sailing clubs

Efficient Tasar handling info

The following is a handout I did for my sailing club for a clinic I did this summer.

Efficient Tasar handling 

Boat handling procedure for Tacking:

Count down to the tack.  Say 3,2,1 tacking.
Push:  at “tacking”, Lightly push the tiller away from you
Step:  Step completely across the cockpit to the opposite side of the boat with your stern foot.
Duck:  Duck the boom
Switch sides.  Beginners do your tiller hand exchange behind your back as you cross the boat.   Intermediate sailors do the hand exchange after the tack is completed.  Drop the old traveler sheet and pick up the new one as you cross the boat. and sit on the new windward deck.
Straighten:  Straighten the tiller
Hand exchange:  Intermediate sailors reach down and cleat the traveller, then move the tiller from behind your back to the microphone grip or the panhandle grip.

When the helm says 3, move to the center of the cockpit and hold one jib sheet in each hand.
As the bow crosses the wind, (as soon as the jib luffs) release the loaded jib sheet and immediately use that hand to rotate the mast while you pull the jib in on the new leeward side with the other hand.
Move to windward to balance the boat.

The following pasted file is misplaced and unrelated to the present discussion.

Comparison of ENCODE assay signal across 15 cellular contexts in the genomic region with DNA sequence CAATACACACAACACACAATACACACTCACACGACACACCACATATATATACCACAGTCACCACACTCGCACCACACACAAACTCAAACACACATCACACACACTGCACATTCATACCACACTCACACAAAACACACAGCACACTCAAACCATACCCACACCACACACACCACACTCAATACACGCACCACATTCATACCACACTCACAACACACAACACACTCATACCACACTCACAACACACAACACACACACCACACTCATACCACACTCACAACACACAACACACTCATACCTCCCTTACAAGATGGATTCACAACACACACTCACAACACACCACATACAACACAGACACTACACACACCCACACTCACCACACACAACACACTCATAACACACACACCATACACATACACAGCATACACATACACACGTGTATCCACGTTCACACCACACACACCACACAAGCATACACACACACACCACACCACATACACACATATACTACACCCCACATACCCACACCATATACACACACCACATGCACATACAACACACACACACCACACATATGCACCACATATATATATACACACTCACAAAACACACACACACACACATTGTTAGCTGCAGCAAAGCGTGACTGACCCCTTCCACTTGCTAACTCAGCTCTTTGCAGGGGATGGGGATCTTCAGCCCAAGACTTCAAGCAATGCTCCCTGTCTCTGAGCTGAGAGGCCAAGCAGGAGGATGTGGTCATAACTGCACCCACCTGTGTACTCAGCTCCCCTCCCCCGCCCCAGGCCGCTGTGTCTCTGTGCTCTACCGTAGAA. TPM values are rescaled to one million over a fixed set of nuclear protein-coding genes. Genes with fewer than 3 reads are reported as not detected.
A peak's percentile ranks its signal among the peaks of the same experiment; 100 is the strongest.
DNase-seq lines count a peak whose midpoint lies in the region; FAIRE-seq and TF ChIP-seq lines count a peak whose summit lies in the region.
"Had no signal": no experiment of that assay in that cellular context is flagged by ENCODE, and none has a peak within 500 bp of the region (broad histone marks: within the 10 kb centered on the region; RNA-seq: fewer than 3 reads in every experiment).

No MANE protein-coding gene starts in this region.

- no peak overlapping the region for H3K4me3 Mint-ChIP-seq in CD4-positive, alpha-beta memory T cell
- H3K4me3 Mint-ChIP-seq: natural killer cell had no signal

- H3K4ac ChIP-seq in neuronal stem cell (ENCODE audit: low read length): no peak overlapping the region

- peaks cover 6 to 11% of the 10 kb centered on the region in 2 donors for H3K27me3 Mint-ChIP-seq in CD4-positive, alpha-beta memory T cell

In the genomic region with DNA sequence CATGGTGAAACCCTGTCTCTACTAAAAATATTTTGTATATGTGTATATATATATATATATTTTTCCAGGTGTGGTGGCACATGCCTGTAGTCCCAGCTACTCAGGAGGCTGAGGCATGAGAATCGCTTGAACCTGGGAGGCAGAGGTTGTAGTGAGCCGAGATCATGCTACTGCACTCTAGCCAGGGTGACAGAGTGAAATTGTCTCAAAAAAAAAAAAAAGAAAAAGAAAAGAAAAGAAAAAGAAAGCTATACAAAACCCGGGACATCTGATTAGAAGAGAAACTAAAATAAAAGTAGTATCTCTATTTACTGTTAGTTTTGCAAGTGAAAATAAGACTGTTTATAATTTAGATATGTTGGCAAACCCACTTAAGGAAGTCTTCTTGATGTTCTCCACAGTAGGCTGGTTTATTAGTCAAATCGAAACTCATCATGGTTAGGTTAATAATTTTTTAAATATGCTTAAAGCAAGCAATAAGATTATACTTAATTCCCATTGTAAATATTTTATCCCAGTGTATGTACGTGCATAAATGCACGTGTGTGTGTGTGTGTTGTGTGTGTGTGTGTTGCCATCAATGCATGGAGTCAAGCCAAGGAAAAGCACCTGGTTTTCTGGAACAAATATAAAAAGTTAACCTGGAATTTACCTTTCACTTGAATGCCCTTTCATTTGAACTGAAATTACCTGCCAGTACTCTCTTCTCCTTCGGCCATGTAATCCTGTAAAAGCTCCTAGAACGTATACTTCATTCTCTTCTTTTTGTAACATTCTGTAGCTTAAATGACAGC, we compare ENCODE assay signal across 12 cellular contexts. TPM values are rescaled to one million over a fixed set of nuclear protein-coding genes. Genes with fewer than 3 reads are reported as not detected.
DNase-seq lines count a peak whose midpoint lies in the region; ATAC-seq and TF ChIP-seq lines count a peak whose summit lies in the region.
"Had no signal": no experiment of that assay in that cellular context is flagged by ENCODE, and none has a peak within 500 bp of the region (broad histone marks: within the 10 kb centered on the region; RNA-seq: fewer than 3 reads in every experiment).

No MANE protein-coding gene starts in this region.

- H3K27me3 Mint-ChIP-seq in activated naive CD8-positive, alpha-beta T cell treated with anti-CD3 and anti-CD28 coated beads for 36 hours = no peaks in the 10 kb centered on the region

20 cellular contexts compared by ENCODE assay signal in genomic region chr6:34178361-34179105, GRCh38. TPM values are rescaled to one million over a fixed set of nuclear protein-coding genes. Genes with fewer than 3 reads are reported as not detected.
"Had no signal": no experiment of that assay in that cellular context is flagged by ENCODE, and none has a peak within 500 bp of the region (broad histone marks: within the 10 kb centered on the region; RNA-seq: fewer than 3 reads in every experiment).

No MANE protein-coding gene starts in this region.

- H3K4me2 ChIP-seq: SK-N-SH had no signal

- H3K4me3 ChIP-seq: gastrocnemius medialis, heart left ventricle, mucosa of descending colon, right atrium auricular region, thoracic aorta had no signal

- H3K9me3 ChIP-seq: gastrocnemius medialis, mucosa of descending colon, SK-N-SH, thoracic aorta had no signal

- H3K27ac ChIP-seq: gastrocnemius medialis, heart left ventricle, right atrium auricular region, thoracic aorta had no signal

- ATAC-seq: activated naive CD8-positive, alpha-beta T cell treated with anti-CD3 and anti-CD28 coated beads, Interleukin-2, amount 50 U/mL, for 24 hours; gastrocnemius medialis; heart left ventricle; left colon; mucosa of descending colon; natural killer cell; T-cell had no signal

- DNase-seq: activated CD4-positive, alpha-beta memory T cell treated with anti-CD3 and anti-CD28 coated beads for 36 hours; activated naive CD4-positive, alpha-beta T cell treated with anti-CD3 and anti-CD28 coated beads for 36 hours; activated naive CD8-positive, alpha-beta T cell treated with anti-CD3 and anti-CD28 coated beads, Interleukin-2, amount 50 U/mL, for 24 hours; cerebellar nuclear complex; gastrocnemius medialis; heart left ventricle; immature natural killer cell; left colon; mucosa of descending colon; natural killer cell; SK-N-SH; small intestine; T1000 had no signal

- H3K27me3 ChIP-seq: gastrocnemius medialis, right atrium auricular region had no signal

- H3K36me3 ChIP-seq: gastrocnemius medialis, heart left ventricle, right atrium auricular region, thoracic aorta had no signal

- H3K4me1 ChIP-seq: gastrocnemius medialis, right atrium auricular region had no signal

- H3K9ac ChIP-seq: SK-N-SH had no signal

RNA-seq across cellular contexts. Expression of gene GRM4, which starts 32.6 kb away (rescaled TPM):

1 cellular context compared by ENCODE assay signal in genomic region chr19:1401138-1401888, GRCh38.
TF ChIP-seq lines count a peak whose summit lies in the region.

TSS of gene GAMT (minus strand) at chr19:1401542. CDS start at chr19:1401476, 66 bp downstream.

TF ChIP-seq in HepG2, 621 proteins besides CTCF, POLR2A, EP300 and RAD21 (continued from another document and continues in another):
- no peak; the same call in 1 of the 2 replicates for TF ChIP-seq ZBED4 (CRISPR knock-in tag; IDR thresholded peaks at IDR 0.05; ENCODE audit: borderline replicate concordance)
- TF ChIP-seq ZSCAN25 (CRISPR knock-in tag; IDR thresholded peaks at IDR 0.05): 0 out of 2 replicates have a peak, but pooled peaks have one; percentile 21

Sail trim in four modes. 
All Adjustments are very small.  Trim as little as possible.

Sail shape controls: Start with the out haul set so that there is one hand width of space between the boom and and foot of the main sail. When the boat is difficult to keep flat with both sailors hiking, de-power by tightening the outhaul and reducing the draft of the sail.  In very high wind also pull on some cunning ham.  All settings will depend on the total crew weight.

Drifting. (0-2 knots)  Traveller up to windward, main sheet out until the boom is back in the center.  (Induce maximum twist in the sail.)  Crew fully to leeward, helm close to center to induce leeward heel.  Sheet out the  jib so the leading edge of the foot follows the curve of the hull. Move like a ninja.  Excessive movement will bounce the wind out of the sails.

Light wind. (3-8 knots)  Sail has some power  Crew moves along thwart, and out to hike in gusts as necessary.  Trim jib sheet so that the foot of the jib is full and not pulled flat. Set the traveller a bit above center.  Trim the traveller so that the leach streamers are both streaming.  Trim the main sheet so the top windward tell tail is streaming 60 % of the time.  In this mode, some authors say to trim the main sheet so the position of the boom matches the angle of the top batten.

Fully powered up. (8-15 knots)  Still trim the main by the tell tails and leach streamers.  Setting unlikely to change.  Crew hike as hard as they can comfortably maintain.  Helm controls the heel of the boat by simultaneously lowering the traveler slightly and head up slightly in gusts to help keep the boat flat and moving fast. Crew does not move in response to changes in the attitude of the boat.

De-power mode.  Wind 15-25 knots.  Taut main sheet.  Leave the traveller below centre at all times.  Keep the main sheet in hand and ease it in gusts.  Helm and crew hike as hard as they can and hope it’s enough.   Move like a sumo wrestler.  Get to the new high side rapidly and force it down asap.